- Passacaglia and Fugue, for organ in C minor, BWV 582 (BC J79)
- Toccata and Fugue, for organ in D minor ("Dorian"), BWV 538 (BC J38)
- Toccata and Fugue, for organ in F major, BWV 540 (BC J39, 55, 73)
- Toccata, Adagio and Fugue, for organ in C major, BWV 564 (BC J36)
- Toccata and Fugue, for organ in D minor, BWV 565 (BC J37)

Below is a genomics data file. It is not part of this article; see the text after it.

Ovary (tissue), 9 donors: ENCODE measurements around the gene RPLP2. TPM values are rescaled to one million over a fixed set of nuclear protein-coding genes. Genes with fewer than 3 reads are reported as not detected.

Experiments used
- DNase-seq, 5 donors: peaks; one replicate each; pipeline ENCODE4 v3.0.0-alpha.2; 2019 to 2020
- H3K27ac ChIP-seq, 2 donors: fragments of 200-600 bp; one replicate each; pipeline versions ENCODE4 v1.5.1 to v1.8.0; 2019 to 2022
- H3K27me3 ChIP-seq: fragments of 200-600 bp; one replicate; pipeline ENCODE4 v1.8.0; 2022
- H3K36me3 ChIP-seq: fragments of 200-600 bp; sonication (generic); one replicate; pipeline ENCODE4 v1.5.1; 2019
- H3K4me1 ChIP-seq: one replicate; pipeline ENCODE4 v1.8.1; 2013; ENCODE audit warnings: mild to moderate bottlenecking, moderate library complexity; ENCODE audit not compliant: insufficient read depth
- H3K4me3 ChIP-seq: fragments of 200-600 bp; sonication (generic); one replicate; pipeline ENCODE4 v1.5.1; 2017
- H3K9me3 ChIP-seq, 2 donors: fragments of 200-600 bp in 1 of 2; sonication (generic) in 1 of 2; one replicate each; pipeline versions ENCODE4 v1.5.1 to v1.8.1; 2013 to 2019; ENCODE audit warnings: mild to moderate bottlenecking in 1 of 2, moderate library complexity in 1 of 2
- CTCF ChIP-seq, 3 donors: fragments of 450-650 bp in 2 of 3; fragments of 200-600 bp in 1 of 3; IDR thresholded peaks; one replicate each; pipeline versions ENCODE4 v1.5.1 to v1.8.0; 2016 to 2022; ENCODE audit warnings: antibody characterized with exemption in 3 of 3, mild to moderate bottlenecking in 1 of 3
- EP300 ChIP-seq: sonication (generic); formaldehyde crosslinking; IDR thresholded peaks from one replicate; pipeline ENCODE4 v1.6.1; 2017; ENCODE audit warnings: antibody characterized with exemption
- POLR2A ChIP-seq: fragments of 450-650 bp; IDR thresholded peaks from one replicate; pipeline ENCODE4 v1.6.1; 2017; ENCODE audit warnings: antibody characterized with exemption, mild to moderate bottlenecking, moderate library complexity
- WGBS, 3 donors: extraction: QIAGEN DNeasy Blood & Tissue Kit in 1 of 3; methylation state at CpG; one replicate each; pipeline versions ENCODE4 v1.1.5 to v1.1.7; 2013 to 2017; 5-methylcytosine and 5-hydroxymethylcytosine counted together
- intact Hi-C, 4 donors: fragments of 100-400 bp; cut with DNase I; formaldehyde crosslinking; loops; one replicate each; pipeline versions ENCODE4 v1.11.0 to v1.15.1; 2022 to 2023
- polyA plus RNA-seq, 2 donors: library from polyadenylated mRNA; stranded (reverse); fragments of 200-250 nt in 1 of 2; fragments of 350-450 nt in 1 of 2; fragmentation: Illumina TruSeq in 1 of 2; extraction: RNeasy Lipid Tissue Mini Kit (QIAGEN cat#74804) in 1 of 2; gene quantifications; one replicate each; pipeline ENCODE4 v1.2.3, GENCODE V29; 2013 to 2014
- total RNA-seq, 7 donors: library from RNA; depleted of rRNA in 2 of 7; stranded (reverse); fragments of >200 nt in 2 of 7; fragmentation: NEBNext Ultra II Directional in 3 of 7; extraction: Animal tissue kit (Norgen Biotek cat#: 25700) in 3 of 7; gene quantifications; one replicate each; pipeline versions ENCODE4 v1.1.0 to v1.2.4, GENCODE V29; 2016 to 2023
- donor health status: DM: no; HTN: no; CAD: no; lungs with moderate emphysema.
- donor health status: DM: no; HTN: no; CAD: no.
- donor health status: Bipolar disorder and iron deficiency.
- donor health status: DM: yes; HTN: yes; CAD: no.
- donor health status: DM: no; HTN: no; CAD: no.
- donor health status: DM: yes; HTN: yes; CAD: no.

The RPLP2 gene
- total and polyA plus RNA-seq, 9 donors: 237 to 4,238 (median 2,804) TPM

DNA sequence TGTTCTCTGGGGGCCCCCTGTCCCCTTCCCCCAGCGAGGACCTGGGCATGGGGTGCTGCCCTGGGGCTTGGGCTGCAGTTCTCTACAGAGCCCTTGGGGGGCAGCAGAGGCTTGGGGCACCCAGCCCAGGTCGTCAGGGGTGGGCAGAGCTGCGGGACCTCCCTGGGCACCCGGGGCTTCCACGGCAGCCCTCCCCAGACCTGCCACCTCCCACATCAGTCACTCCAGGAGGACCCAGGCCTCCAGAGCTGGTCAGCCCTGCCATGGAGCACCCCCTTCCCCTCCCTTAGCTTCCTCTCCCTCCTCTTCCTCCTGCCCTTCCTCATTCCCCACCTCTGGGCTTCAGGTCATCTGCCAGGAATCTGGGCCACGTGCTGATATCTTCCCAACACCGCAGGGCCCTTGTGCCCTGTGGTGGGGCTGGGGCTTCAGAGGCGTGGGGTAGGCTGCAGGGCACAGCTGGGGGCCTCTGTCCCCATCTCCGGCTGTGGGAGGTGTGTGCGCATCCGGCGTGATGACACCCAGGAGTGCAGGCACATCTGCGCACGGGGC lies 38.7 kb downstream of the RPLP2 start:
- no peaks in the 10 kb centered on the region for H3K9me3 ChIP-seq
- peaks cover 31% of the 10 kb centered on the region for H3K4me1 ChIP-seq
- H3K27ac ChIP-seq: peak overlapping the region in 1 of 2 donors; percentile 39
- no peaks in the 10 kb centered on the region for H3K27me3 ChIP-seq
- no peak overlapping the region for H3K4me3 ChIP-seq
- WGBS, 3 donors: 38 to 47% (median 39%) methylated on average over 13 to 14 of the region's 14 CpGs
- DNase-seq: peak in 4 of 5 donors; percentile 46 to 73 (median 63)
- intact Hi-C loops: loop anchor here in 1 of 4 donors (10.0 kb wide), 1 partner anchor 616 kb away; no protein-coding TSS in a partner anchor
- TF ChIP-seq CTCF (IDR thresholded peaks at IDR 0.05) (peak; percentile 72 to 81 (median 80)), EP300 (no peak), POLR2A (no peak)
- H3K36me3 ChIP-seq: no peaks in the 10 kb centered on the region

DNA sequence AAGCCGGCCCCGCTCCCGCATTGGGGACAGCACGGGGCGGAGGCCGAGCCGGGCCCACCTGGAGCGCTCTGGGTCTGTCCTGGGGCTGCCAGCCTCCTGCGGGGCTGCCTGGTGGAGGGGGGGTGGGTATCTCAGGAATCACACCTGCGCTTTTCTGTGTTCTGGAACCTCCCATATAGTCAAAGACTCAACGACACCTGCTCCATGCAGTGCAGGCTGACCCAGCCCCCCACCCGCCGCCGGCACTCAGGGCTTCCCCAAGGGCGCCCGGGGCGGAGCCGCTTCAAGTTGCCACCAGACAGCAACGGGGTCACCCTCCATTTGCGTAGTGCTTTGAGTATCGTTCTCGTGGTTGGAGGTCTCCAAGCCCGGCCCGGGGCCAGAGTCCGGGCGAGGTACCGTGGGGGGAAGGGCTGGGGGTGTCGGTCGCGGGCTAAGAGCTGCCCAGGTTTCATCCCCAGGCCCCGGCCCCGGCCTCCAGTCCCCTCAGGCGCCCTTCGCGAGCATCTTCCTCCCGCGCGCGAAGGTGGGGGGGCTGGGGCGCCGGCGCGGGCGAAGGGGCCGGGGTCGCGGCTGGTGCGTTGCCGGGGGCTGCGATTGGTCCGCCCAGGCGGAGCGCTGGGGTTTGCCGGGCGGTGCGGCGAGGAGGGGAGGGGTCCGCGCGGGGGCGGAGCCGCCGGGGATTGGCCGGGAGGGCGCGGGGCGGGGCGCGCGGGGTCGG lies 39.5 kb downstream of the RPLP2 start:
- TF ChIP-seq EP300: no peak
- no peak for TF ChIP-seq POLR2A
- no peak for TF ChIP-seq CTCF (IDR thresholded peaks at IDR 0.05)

This recording of Bach's Toccatas and Fugues was originally released in 1990 as part of Christopher Herrick's series of the complete organ works of Bach for Hyperion, recorded on modern-built Metzler organs in Switzerland. The organ in this particular instance, in the Stadtkirche of Zofingen, is based on the church's original Romantic-era organ. The primary difference between a Romantic-era organ and one of Bach's time is the greater tone colors available through more stops and more control over crescendos. The difference would be analogous to the difference between performing Bach's music on a piano versus on a harpsichord. It forces every performer to decide how s/he is going to approach the music: should it be performed more as if the instrument didn't have those extra capabilities or should those be used to enhance the music somehow? In Herrick's case, he leans toward a more conservative approach, using stricter tempos -- not excessive rubato -- and creating differences in volume mostly by changing the stops and registers used. The famous "Toccata and Fugue, BWV 565," that begins the program, is, therefore, not the blusterous piece that many recognize. It's a more thoughtful and considered reading, more in keeping with what Bach would have expected. It allows the listener to easily appreciate and enjoy the intricacies and ingenuity of Bach's writing without superfluous drama. Most of these works are in a minor mode, but Herrick does not make them as somber as some might, again making the most of the contrapuntal features rather than trying to create a mood, but also keeping it interesting. The "Toccata, BWV 564," might even be characterized as a carefree impromptu here. The variety of music over the repeated, sarabande-like bass line of the "Passacaglia and Fugue, BWV 582," is fascinating. Herrick shows what is important in these pieces, while making them eminently agreeable.